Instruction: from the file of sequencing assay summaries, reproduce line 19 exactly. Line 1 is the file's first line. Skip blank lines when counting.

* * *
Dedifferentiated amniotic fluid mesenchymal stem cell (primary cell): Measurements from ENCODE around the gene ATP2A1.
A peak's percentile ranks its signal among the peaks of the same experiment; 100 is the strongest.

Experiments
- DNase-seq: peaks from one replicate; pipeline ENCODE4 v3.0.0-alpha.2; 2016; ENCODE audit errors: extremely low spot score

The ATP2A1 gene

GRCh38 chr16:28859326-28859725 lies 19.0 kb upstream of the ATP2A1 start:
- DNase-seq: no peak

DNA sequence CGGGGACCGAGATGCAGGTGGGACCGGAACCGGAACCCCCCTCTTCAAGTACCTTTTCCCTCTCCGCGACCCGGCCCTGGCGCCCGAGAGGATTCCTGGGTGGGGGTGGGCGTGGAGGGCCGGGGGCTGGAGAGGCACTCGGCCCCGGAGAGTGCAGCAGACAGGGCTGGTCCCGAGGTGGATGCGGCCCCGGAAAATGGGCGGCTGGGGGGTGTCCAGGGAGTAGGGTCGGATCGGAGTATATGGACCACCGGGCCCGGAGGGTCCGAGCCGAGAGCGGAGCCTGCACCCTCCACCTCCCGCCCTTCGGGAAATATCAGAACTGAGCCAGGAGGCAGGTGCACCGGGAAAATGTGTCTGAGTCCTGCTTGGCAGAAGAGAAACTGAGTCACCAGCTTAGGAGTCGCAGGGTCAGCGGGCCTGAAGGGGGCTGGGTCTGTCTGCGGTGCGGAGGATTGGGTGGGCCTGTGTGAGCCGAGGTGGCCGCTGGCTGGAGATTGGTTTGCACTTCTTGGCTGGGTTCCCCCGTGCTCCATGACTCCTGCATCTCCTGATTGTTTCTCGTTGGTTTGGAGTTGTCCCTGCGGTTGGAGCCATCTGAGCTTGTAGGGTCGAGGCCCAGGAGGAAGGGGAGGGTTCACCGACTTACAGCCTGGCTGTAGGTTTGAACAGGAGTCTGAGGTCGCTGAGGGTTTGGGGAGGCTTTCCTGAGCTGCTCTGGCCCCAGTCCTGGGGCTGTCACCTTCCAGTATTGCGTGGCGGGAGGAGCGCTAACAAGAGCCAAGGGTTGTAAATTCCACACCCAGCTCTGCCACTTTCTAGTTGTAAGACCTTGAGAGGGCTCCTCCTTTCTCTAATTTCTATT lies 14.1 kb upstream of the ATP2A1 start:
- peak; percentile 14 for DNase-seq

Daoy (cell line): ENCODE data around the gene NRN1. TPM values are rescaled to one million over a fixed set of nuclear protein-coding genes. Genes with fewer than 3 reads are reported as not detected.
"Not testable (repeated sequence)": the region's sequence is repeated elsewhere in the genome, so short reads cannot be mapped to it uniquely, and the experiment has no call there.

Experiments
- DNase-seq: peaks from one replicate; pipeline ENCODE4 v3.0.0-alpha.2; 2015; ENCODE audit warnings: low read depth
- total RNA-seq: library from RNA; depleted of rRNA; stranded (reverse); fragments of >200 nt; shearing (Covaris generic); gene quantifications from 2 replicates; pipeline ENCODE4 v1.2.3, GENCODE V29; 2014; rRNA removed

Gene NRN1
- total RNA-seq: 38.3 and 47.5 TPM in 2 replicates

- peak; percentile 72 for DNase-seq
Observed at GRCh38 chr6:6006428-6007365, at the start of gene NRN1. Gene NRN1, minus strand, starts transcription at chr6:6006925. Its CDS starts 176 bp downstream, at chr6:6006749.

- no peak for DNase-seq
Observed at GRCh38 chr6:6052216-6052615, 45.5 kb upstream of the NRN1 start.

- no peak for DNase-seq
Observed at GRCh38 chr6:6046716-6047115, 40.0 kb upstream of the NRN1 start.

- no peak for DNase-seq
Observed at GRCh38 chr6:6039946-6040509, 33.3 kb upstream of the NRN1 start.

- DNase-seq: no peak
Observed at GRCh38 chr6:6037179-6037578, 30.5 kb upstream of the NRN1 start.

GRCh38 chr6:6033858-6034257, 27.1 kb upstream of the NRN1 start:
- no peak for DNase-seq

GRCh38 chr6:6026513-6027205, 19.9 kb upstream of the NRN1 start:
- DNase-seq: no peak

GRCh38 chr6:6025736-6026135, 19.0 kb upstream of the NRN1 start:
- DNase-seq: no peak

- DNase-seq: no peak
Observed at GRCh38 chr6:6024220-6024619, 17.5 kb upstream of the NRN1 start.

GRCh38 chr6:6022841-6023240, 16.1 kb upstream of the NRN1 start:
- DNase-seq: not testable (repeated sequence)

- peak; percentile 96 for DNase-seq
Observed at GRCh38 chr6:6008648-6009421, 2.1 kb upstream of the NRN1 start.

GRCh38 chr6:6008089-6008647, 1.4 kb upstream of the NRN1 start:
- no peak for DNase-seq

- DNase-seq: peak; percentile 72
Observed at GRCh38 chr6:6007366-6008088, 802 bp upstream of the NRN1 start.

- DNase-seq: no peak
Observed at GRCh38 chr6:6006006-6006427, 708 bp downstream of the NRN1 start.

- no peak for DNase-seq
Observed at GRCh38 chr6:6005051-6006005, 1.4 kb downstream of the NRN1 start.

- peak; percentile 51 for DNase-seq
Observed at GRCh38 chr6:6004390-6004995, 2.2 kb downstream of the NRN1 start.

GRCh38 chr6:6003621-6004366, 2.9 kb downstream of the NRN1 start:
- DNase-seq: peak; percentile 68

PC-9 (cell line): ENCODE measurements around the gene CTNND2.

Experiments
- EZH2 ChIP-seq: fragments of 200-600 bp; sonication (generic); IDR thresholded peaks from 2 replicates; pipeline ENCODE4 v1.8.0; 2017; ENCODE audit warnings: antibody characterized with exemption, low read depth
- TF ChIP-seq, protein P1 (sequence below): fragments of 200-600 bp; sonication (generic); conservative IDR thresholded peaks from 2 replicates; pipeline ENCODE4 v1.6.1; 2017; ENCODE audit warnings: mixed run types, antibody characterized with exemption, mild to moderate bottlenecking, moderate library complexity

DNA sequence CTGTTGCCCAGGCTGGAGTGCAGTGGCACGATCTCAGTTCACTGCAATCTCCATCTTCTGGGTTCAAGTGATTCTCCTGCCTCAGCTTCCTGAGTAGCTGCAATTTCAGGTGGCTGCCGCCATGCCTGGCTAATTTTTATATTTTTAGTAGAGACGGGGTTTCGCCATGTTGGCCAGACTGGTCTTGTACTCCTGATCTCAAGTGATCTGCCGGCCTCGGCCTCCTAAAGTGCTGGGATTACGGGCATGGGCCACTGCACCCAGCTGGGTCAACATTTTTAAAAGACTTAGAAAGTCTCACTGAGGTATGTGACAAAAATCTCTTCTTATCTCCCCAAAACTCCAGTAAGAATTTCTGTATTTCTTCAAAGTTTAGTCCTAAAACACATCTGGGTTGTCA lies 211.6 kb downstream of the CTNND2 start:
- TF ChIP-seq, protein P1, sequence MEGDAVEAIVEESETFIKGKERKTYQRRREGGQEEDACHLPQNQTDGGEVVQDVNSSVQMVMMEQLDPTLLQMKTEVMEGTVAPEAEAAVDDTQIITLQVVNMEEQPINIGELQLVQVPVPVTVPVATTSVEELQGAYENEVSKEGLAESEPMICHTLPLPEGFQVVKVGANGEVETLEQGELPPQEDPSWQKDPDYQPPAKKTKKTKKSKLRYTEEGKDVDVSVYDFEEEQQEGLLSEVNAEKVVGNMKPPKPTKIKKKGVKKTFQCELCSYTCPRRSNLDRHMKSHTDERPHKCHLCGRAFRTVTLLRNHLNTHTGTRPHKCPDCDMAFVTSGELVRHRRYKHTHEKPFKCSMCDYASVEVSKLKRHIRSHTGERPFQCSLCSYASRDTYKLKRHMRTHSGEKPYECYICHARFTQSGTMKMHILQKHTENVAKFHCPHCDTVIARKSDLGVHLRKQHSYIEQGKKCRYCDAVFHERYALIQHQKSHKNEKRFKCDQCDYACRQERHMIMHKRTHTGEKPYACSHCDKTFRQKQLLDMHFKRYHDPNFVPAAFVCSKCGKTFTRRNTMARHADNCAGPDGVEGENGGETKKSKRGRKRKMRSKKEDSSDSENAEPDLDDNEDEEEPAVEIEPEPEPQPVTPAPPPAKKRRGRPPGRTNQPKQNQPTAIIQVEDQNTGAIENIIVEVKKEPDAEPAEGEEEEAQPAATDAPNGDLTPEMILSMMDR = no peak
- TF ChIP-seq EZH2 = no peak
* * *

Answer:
- no peak for DNase-seq